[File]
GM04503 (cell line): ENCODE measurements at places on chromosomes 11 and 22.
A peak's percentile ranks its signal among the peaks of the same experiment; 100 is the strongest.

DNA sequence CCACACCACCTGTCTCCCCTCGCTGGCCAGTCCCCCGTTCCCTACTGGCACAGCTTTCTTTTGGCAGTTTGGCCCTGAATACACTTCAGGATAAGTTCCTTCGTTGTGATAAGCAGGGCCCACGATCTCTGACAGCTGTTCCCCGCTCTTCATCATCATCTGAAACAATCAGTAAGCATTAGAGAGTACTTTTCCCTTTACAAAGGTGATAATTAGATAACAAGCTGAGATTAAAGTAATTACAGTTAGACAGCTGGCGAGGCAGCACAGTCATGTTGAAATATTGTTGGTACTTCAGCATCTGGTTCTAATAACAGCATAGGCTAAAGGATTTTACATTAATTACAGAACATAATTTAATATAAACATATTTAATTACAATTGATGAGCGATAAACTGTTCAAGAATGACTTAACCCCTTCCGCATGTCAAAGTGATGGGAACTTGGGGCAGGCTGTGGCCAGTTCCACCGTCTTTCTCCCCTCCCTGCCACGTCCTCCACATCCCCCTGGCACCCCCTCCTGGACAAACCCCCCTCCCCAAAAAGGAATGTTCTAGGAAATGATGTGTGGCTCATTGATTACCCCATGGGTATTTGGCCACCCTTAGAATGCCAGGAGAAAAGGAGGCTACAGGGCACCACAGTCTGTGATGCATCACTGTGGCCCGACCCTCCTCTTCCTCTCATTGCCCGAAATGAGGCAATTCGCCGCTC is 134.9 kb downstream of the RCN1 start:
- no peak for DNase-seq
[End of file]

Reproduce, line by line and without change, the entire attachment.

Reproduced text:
GM04503 (cell line): ENCODE measurements at places on chromosomes 11 and 22.
A peak's percentile ranks its signal among the peaks of the same experiment; 100 is the strongest.

DNA sequence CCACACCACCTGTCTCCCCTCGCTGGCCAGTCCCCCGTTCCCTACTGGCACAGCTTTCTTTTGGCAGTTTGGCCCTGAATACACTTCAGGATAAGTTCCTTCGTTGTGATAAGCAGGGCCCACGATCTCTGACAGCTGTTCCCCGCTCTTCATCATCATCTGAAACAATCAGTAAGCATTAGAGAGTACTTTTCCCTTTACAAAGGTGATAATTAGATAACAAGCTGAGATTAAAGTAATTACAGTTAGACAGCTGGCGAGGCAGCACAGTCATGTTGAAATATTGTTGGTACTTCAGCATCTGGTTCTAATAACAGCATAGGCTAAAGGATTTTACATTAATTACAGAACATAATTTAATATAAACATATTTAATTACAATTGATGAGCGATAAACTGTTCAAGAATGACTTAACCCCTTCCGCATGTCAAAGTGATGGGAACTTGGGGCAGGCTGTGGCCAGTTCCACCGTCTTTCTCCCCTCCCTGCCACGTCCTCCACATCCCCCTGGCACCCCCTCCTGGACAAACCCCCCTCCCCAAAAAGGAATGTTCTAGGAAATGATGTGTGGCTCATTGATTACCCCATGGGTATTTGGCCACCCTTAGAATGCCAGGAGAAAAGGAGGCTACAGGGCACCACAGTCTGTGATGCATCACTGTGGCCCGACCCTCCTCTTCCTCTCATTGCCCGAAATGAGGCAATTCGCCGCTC is 134.9 kb downstream of the RCN1 start:
- no peak for DNase-seq